When you think of dietary fiber – the indigestible carbohydrates found in virtually every fruit, vegetable, grain, nut, seed or other plant-based food – you probably picture crisp apple skin, chewy oatmeal flakes or stringy bits of celery. Avocados are a prime example, however, of how misleading the term “fiber” can be. Contrary to the impression given by their smooth creamy flesh, avocados are a good source of fiber.
A 2.5-ounce serving of California avocado – or roughly half an average-size fruit, according to the U.S. Department of Agriculture – has about 115 calories and 4.6 grams of fiber. The Florida variety provides close to 90 calories and 4.3 grams of fiber per 2.5-ounce serving, which is about the amount you’ll get from a quarter of an average-size avocado. Although they do fall short of qualifying as a high-fiber food, avocados are still considered a good source of fiber. Whether you prefer the small thick-skinned California Hass or the larger, smooth-skinned Florida Fuerte, you’ll get right around 18 percent of the daily value for fiber from a serving of either.
Because fiber comes in numerous forms, it’s generally categorized based on how it interacts with water as it passes through your gut; those that break down in water are soluble, while those that bind to water are insoluble. Although they do work together to some degree, each type is associated with specific health benefits. Soluble fiber prevents blood sugar levels from rising too quickly and promotes healthy cholesterol levels. Insoluble fiber encourages efficient digestion and normal bowel movements. Just over 60 percent of the fiber in a California avocado is insoluble, according to USDA calculations. Florida avocados are even higher in insoluble fiber – it accounts for about 80 percent of the fruit’s total content.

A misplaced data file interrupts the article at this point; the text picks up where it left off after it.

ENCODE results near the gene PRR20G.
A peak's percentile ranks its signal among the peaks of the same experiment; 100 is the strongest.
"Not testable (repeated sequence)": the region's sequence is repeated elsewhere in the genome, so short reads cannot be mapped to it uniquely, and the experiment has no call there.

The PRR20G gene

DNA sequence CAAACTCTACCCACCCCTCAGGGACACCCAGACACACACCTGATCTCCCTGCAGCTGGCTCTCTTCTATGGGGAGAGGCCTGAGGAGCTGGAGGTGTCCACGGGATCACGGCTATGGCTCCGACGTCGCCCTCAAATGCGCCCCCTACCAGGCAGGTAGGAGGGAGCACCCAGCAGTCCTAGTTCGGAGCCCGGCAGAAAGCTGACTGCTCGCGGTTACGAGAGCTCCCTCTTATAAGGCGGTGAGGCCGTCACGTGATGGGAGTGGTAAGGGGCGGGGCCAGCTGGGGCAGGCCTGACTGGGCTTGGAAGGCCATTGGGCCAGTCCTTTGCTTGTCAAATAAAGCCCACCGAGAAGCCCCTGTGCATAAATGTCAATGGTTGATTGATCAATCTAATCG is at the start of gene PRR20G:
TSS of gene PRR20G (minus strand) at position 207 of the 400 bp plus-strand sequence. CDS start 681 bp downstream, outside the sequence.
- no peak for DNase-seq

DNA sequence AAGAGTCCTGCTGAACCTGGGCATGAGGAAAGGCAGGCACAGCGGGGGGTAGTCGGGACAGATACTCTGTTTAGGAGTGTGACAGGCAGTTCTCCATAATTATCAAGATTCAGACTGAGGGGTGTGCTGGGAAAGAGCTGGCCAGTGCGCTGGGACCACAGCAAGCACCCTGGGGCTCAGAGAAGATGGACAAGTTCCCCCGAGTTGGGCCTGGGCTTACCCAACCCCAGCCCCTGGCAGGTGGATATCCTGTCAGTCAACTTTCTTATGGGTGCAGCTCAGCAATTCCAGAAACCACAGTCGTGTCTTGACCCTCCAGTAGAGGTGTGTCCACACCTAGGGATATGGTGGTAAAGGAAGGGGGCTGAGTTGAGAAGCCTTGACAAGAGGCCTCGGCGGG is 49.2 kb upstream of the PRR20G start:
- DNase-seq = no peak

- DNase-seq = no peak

People who eat a diet based on fiber-rich foods are more likely to be lean and less likely to develop heart disease and diabetes, according to the Linus Pauling Institute at Oregon State University. Even in the face of these important health benefits, most Americans don’t eat a high-fiber diet. The amount of fiber you should consume depends on your caloric intake, which is why fiber needs generally decrease with age. Based on average calorie requirements, most men and women through the age of 50 should get about 38 grams and 25 grams of fiber a day, respectively. Older men and women can meet their fiber needs with just 30 grams and 21 grams a day, respectively.
Like most fiber-rich foods, avocados contain a host of other important nutrients. They’re a good source of potassium, vitamin E, vitamin B-6, folate and niacin. They’re also an excellent source of monounsaturated fat, which is known to help reduce high cholesterol levels when consumed as part of a diet that’s low in saturated fat. Fork-mashed avocado makes an instant sandwich spread that’s far healthier than butter or mayonnaise. Toss diced avocado with sliced grape tomatoes, minced onion, chopped mint and whole blueberries to serve alongside grilled fish. You can even combine them with pure cocoa powder, milk, a bit of honey and a drop of vanilla to make a more nutritious – but equally delicious – chocolate pudding.
- USDA National Nutrient Database: Avocados, Raw, California
- USDA National Nutrient Database: Avocados, Raw, Florida
- Linus Pauling Institute at Oregon State University: Fiber
- Wellness Foods A to Z: An Indispensable Guide for Health-Conscious Food Lovers; Sheldon Margen, M.D.